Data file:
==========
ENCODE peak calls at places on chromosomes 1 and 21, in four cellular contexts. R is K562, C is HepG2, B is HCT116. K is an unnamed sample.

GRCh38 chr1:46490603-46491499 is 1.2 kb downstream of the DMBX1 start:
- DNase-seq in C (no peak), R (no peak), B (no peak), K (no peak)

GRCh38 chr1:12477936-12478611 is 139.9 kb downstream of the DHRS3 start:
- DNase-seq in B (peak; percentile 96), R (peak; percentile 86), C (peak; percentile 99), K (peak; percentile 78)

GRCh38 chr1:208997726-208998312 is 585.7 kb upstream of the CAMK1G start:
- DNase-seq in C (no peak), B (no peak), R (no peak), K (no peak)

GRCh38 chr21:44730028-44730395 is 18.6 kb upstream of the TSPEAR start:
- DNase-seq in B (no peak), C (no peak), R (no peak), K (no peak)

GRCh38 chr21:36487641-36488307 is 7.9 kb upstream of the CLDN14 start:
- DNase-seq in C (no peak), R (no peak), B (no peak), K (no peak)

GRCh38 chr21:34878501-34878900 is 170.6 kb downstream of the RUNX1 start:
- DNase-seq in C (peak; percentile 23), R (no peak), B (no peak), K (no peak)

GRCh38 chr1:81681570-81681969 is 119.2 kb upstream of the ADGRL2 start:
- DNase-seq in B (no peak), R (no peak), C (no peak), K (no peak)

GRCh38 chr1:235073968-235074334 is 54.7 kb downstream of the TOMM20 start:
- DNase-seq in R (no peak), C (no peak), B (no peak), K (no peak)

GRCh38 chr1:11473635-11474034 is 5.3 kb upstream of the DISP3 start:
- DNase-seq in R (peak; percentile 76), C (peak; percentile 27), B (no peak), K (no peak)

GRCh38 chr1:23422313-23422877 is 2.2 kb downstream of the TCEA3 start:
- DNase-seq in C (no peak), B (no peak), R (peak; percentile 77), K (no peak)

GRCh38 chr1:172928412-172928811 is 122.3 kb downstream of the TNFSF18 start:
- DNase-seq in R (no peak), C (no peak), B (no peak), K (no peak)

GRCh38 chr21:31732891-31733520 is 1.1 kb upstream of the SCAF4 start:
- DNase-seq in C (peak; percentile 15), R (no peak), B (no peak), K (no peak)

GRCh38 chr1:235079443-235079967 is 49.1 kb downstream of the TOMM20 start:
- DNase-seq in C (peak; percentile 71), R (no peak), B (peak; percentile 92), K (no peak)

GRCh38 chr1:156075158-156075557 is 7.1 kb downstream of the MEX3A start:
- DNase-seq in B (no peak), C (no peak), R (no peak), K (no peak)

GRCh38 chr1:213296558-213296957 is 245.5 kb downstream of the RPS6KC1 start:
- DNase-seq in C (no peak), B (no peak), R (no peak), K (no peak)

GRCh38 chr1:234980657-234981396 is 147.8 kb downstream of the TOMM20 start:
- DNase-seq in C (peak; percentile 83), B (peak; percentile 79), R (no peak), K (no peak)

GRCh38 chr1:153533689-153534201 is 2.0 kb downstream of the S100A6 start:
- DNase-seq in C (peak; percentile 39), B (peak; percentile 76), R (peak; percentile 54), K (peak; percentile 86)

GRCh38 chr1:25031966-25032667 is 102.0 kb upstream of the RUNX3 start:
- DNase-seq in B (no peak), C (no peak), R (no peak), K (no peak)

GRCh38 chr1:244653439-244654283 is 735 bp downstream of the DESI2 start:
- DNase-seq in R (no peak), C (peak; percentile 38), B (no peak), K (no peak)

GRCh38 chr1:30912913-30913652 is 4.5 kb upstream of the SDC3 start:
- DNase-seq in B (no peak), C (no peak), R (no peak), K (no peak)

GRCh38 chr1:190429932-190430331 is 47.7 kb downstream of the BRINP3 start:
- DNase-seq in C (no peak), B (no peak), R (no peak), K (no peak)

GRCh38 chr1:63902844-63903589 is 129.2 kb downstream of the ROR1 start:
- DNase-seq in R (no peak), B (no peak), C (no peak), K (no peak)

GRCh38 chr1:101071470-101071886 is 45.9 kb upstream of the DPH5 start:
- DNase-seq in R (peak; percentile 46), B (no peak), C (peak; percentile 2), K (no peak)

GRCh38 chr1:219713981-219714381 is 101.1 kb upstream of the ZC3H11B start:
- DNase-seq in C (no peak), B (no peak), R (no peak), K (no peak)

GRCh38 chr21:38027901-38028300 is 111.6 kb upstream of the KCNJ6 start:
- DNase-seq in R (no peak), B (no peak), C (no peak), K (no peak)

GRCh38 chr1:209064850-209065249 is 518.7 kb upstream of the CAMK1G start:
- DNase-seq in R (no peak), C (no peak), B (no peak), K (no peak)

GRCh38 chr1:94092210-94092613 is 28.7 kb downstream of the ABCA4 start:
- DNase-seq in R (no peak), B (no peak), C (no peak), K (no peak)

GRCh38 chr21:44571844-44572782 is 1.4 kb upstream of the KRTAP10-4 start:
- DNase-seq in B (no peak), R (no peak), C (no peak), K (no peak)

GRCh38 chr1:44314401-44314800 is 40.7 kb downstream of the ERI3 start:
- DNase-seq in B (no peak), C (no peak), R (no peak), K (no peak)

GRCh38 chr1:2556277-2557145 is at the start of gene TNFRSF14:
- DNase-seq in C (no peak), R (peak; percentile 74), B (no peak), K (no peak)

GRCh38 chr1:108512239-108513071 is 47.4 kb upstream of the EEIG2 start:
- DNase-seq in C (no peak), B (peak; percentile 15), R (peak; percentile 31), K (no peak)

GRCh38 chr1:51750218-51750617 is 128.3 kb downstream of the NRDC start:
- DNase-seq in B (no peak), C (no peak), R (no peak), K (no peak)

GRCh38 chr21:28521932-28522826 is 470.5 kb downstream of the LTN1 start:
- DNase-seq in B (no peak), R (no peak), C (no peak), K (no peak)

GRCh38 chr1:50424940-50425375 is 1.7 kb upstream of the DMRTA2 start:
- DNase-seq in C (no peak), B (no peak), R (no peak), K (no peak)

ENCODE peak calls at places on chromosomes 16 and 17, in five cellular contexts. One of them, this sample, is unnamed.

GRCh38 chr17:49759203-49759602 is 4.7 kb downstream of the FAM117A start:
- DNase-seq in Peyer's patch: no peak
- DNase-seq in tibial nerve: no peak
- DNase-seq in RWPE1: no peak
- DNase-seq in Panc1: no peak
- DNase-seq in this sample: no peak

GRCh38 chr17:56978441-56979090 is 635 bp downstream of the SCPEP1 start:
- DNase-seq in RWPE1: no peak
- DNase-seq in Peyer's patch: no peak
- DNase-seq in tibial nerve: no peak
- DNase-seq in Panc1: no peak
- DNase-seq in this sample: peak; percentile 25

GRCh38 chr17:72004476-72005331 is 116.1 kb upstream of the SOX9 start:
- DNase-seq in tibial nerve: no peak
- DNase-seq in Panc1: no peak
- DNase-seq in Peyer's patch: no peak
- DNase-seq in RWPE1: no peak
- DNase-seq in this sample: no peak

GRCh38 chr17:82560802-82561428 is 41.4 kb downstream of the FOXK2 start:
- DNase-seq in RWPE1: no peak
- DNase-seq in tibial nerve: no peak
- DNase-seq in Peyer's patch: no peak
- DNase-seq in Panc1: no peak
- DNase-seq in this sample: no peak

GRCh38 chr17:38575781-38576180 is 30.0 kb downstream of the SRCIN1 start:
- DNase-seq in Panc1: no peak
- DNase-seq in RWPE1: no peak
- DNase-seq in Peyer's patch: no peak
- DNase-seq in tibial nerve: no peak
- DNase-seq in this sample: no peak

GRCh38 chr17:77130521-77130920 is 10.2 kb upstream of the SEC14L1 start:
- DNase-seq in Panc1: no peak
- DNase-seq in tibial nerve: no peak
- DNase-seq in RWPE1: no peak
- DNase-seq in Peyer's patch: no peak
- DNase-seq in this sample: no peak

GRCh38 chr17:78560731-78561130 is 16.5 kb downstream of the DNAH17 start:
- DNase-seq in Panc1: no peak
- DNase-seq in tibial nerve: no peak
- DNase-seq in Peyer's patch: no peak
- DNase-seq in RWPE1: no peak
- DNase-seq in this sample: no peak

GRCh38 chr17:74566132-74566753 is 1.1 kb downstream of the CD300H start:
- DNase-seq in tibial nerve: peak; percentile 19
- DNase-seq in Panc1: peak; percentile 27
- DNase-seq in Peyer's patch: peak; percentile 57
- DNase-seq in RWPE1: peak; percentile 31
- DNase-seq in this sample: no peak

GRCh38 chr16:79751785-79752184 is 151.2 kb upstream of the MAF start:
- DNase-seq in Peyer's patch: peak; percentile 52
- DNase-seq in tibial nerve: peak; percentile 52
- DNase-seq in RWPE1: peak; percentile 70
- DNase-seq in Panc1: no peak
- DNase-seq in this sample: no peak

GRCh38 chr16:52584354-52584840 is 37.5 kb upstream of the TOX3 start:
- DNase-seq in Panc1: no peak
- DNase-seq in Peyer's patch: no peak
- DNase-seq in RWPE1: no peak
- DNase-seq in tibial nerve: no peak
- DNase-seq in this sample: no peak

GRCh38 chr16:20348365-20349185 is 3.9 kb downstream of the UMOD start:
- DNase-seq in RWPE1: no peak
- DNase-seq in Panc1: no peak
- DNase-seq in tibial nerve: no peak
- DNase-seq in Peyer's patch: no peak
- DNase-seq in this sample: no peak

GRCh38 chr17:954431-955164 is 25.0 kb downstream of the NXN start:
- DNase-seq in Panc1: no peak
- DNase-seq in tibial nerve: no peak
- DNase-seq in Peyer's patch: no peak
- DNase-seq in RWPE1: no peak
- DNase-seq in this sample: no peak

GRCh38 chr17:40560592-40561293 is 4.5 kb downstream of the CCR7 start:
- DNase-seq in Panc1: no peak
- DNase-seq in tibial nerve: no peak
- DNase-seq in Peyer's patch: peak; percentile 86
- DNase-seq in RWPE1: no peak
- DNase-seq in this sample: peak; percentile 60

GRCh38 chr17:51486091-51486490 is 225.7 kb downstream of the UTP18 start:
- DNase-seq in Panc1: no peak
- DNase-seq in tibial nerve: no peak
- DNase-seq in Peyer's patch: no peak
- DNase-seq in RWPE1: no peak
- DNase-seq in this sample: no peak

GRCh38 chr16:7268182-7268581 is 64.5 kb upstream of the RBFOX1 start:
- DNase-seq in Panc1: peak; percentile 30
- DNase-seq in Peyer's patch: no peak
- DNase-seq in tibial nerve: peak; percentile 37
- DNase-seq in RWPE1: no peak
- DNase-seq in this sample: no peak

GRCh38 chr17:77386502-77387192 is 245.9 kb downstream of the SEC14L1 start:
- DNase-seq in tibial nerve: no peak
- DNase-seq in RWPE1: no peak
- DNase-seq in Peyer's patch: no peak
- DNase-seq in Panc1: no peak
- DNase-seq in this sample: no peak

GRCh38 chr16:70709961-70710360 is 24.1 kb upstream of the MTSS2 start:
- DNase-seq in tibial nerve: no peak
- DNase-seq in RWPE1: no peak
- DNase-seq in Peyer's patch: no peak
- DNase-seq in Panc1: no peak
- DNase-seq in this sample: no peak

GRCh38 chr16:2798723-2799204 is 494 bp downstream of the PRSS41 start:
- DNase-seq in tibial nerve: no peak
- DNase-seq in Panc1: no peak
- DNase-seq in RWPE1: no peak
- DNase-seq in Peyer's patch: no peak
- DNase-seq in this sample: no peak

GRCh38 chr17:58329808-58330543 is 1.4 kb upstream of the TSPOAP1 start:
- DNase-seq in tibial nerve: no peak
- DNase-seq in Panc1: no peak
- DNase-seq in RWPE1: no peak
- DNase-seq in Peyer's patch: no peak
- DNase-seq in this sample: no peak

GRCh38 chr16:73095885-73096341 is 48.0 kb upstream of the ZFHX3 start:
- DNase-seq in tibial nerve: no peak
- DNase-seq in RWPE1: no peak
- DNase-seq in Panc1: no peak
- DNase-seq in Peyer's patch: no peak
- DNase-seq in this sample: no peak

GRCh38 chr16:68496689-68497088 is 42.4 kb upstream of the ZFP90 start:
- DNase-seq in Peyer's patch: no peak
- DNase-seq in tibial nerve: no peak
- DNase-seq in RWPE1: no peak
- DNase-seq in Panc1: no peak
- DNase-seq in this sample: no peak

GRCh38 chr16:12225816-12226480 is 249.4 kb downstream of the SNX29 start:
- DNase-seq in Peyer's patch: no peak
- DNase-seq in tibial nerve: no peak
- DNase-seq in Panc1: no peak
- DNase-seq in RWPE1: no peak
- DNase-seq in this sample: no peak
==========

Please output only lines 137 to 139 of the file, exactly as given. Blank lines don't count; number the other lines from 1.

GRCh38 chr17:954431-955164 is 25.0 kb downstream of the NXN start:
- DNase-seq in Panc1: no peak
- DNase-seq in tibial nerve: no peak